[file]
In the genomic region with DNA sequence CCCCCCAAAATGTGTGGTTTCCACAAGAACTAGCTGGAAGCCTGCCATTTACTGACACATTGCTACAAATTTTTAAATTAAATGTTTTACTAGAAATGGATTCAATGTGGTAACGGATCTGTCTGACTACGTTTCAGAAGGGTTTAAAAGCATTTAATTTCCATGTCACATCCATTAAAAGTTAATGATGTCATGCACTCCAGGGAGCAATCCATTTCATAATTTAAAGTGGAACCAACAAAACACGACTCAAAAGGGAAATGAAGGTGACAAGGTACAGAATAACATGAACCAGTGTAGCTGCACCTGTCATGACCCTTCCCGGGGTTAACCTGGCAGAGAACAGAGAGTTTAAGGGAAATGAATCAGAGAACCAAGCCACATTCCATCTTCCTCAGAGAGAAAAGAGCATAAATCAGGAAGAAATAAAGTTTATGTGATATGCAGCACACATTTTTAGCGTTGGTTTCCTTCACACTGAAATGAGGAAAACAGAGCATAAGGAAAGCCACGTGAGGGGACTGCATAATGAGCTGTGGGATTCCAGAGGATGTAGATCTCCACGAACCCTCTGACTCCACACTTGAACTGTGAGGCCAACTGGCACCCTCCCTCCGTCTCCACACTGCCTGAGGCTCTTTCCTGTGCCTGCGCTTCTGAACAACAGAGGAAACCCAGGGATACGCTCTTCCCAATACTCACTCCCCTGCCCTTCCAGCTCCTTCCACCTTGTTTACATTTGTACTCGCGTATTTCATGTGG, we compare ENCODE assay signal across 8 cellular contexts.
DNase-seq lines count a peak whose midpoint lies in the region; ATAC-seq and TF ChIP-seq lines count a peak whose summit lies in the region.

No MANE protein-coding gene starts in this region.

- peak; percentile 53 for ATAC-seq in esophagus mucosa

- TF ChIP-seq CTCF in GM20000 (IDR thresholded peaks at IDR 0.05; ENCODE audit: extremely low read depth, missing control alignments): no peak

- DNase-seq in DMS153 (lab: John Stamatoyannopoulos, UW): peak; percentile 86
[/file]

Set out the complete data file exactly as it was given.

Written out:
In the genomic region with DNA sequence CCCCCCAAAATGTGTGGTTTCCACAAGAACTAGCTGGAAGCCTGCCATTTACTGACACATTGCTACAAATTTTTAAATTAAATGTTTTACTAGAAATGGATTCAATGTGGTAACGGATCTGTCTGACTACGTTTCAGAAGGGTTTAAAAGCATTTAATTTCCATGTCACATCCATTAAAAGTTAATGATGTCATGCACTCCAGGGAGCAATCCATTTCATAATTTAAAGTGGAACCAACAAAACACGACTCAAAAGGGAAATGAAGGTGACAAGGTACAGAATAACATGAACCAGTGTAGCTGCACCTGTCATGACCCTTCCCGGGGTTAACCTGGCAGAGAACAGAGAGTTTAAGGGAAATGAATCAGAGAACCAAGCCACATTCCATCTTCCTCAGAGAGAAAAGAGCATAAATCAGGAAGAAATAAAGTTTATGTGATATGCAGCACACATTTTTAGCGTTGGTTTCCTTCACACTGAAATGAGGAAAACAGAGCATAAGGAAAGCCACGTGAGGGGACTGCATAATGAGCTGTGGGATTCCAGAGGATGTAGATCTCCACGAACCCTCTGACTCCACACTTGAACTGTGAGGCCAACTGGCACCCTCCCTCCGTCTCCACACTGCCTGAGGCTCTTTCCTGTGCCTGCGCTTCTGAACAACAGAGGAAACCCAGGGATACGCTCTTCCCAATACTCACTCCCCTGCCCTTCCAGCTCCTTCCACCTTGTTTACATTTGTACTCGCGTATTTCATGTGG, we compare ENCODE assay signal across 8 cellular contexts.
DNase-seq lines count a peak whose midpoint lies in the region; ATAC-seq and TF ChIP-seq lines count a peak whose summit lies in the region.

No MANE protein-coding gene starts in this region.

- peak; percentile 53 for ATAC-seq in esophagus mucosa

- TF ChIP-seq CTCF in GM20000 (IDR thresholded peaks at IDR 0.05; ENCODE audit: extremely low read depth, missing control alignments): no peak

- DNase-seq in DMS153 (lab: John Stamatoyannopoulos, UW): peak; percentile 86